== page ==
Cybersecurity attacks are getting increasingly sophisticated. According to Symantec's 2018 Internet Security Threat Report, the number and complexity of major hacks are growing. Hacks on internet-connected devices increased 600 percent, while crypotjacking (hacking a device to mine digital currency without the owner's knowledge or consent) grew a whopping 8,500 percent. Even mobile devices aren't safe, as targeted malware more than doubled.

This means that organizations of all types need to take cybersecurity seriously if they haven't done so already. The consequences can be dire, especially for government contractors.

Government contractors should be aware of the rise of security risks.Government contractors should be aware of the rise of security risks.

Risks are on the rise

To understand how much damage could occur from a single hack – as well as the most likely threats – consider the recent news that hackers connected to the Chinese government stole 614 gigabytes of data from a private contractor.

As The Washington Post first reported, the target was a contractor working for the Naval Undersea Warfare Center, an organization that researches and develops underwater materials such as weapons and submarines. The contractor was not identified, but among the data stolen were plans for a supersonic anti-ship missile that would be added to U.S. submarines by 2020. Hackers also stole radio information, data from signals and sensors.

These details are bad enough, but what makes the situation most upsetting is the fact that the data stolen, when collected as a unit, could be considered classified but was stored on the contractor's unclassified network.

Unfortunately, this hack is not an isolated incident. A report from BitSight, a cybersecurity firm, found that a number of government contractors suffered data breaches between Jan. 1, 2016 and Feb. 1, 2018. While the actual percentages of contractors that disclosed one or more breaches are technically small – healthcare/wellness was the largest at 8.2 percent – even a small number of contractors could hold highly sensitive data that could be detrimental to the U.S. if it ends up in the wrong hands.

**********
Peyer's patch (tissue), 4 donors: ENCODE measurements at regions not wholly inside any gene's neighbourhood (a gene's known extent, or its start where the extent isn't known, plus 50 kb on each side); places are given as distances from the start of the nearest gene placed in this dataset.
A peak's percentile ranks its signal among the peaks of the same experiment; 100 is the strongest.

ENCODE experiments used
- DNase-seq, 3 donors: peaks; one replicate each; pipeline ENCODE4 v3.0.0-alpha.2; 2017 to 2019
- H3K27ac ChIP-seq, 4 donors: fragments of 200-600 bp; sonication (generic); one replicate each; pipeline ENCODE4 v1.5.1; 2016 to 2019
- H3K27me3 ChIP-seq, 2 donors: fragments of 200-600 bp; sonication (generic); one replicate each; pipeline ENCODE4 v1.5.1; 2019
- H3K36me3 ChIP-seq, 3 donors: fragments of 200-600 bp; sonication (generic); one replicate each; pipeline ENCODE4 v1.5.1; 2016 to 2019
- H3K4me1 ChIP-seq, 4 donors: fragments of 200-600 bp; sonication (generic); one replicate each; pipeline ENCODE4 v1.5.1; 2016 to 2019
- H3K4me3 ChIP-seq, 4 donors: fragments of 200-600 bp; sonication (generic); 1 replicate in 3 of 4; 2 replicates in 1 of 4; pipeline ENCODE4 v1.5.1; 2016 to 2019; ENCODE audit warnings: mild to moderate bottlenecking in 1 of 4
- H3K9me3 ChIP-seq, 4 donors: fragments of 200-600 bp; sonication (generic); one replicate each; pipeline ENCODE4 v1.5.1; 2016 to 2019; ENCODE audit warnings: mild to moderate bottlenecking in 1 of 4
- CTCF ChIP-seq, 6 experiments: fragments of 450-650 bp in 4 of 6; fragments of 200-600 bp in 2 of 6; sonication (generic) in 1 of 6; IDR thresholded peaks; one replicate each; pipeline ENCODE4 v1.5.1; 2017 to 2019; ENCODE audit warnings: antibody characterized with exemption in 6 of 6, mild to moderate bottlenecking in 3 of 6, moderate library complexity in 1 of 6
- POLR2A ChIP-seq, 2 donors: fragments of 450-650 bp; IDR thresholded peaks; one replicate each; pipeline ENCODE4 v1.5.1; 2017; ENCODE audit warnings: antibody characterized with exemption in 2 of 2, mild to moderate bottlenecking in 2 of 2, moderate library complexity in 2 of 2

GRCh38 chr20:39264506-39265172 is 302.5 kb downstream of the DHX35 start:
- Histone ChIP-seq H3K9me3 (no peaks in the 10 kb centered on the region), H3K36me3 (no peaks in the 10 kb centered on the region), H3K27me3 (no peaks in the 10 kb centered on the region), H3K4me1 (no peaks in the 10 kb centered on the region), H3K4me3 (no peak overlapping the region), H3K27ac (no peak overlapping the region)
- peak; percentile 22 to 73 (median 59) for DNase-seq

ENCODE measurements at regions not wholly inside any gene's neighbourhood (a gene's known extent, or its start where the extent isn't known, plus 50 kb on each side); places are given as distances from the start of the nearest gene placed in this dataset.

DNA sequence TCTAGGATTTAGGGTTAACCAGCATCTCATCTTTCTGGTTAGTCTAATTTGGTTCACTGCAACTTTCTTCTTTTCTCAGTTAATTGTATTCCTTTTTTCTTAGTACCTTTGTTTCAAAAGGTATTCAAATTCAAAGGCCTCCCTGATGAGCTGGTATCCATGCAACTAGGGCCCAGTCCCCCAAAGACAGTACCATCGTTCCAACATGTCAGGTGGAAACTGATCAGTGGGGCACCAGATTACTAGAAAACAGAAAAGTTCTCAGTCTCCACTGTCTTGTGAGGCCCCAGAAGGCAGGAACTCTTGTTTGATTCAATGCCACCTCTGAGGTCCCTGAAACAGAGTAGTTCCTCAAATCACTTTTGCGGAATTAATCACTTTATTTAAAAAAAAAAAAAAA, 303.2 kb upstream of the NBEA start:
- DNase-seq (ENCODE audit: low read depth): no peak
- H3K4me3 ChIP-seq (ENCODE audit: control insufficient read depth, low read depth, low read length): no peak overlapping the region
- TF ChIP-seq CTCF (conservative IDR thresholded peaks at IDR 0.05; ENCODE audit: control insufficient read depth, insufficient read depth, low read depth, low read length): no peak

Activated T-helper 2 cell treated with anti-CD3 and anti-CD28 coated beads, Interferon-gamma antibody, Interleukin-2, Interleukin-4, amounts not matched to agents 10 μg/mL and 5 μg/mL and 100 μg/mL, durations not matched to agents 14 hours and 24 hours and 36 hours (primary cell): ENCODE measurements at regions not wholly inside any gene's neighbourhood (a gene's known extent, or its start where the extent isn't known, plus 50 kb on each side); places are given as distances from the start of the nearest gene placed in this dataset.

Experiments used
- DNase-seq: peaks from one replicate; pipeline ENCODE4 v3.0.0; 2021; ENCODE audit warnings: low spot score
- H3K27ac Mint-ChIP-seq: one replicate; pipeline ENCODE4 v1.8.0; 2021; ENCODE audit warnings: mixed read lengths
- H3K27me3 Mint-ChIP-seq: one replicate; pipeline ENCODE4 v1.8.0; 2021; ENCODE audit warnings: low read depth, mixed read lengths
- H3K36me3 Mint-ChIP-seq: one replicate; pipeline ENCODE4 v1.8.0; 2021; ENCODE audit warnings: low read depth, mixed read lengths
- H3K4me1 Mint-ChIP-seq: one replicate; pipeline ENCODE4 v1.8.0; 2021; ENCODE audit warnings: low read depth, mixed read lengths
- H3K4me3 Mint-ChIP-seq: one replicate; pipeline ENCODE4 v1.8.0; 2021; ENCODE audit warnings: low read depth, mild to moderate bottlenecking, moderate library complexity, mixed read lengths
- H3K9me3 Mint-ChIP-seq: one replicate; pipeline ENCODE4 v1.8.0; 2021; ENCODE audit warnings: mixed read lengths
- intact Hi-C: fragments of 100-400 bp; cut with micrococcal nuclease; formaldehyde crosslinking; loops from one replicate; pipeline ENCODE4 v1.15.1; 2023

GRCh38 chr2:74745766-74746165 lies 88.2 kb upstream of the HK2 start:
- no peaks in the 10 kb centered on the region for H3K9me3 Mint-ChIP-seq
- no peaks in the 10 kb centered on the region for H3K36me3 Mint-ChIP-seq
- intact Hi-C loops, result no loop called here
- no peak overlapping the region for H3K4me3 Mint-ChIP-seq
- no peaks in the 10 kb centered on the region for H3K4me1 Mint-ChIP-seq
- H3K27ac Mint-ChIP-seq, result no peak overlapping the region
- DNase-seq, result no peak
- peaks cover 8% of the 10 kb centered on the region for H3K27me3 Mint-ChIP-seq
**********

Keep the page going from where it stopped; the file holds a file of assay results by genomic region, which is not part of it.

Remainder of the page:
The report also noted that contractors fall far behind government agencies in terms of security. Interestingly, those in manufacturing, engineering and technology did worse than companies in business services, aerospace/defense and healthcare/wellness.

Protecting against security threats

Per The Washington Post, Defense Secretary Jim Mattis asked the Pentagon's inspector general's office to focus on cybersecurity issues affecting government contractors. Given these recent events, it's also a good idea for contractors to make sure they adhere to data security best practices. 

BitSight identified several areas where contractors fail in that regard. For example, almost 20 percent of aerospace/defense and technology contractors use outdated internet browsers, which leaves them vulnerable to a number of different hacking strategies. 

Here are a few simple ways contractors can start improving their security. 

  • Keep internet browsers and software updated: Developers constantly release new versions that protect against known security issues. Using outdated browsers and software leaves contractors unprotected against the latest threats. 
  • Train employees on common cybersecurity risks: Contracting staff should know never to give their credentials to an unauthorized party. They should also be trained to spot hackers pretending to be reputable organizations in order to access sensitive information, a technique known as phishing. 
  • Limit access to sensitive data: Only a handful of people should be able to view classified data. 
  • Terminate user sessions after a set period of inactivity: This way, unauthorized users are less likely to see classified information.
  • Secure wireless access with encryption and authentication: This can prevent unauthorized users from spying on contractor networks. 
  • Encrypt data: If hackers manage to access a network, encrypting any data transmitted makes it harder for them to decipher information. 

For more information, government contractors should visit the National Institute of Standards and Technology's page on cybersecurity.